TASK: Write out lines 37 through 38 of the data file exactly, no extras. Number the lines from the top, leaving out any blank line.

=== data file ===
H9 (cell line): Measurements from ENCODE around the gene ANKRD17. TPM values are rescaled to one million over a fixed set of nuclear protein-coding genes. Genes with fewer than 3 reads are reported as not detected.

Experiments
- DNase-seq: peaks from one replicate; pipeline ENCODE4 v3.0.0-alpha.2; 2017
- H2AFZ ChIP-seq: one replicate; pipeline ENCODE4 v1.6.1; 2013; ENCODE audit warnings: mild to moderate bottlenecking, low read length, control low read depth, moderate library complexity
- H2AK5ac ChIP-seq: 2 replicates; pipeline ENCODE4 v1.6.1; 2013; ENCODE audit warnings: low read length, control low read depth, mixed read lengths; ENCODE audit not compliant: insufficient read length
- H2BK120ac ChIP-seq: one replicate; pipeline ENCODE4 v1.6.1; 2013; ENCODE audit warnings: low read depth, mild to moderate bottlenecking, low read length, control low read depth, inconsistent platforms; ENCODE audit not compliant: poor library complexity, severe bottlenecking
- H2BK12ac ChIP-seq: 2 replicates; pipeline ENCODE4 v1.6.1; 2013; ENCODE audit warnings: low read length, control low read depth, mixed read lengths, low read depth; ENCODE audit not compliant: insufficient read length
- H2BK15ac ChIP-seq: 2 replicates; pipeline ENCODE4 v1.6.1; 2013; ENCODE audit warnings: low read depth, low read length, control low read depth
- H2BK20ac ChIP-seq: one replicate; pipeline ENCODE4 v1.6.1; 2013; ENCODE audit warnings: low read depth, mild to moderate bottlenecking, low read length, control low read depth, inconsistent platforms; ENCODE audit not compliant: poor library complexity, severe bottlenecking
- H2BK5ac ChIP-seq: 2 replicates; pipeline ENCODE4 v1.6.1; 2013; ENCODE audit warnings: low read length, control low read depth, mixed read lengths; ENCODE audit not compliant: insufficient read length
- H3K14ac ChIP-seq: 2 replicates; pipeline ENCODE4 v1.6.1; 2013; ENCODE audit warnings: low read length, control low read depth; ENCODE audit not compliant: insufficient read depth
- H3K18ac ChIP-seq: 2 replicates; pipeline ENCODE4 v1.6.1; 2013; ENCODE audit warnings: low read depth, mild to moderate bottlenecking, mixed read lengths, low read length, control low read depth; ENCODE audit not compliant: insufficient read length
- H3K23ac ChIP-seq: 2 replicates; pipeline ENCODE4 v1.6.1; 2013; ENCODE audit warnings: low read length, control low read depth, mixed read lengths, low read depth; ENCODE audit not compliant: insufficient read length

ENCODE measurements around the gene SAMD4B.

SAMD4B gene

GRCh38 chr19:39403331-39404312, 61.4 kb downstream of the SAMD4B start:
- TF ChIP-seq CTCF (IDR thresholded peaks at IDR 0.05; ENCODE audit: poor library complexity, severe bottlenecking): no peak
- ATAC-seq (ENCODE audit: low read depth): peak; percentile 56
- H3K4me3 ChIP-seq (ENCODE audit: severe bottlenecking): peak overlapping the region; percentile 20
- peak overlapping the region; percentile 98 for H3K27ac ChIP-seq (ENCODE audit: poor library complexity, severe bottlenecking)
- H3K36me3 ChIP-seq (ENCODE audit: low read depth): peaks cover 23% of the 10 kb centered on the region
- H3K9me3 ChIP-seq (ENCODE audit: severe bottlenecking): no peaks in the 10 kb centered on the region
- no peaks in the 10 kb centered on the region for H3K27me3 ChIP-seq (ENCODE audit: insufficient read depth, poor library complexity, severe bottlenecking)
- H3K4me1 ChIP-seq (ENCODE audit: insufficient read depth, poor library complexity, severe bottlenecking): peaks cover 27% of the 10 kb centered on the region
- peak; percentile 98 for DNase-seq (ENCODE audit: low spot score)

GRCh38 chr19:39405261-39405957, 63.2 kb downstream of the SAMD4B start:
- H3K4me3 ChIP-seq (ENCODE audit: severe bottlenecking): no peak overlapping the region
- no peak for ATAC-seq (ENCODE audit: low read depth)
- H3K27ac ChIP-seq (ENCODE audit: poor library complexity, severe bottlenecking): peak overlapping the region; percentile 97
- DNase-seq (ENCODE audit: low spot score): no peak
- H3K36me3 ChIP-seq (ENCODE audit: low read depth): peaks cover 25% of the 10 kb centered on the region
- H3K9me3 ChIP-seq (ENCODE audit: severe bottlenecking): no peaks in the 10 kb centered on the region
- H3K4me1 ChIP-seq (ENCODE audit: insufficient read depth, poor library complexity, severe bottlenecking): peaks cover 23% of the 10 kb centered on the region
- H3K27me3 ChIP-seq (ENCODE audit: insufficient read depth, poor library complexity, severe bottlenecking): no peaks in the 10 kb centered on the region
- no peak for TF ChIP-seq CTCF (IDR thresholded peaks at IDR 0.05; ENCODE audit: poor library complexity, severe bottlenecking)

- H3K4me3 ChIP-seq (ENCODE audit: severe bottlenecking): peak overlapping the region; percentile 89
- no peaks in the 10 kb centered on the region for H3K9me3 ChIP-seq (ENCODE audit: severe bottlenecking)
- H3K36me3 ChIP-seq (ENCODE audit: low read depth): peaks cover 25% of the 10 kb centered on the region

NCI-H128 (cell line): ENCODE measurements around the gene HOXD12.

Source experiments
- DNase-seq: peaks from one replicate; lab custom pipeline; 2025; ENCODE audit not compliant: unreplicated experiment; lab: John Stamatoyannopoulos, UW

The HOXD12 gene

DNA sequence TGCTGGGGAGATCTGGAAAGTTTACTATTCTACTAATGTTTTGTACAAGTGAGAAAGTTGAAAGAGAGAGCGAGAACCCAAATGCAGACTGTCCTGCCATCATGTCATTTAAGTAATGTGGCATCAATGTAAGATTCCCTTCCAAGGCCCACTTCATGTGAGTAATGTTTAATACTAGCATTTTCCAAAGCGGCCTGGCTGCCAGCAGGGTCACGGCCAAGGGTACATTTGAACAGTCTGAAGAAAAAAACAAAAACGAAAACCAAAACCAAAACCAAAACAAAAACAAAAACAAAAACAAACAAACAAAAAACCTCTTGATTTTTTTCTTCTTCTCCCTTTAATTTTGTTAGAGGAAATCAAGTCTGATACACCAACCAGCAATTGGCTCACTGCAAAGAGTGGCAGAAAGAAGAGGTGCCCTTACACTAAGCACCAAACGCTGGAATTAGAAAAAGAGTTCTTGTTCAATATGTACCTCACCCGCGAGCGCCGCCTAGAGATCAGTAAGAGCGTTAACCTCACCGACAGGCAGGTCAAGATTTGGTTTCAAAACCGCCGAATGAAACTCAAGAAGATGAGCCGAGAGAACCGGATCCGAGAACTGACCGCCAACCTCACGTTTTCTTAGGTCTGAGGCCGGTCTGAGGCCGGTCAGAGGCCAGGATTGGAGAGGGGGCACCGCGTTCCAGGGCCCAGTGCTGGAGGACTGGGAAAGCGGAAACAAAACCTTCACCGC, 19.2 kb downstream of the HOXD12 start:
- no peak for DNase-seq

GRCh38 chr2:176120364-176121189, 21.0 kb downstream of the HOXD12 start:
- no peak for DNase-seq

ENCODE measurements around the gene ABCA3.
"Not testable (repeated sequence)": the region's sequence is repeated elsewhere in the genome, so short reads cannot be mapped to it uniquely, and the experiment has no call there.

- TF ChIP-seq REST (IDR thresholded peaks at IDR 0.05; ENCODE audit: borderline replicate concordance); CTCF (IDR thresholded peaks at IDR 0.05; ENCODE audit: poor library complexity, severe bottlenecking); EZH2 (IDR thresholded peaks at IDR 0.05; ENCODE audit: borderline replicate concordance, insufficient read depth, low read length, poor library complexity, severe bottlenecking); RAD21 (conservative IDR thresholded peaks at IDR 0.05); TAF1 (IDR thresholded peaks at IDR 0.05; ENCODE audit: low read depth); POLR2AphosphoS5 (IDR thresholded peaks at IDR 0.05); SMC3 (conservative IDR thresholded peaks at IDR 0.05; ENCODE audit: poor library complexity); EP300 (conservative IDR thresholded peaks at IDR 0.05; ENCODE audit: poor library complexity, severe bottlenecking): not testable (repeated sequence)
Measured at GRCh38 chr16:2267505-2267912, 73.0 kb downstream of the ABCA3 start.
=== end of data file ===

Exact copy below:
- no peaks in the 10 kb centered on the region for H3K9me3 ChIP-seq (ENCODE audit: severe bottlenecking)
- H3K36me3 ChIP-seq (ENCODE audit: low read depth): peaks cover 25% of the 10 kb centered on the region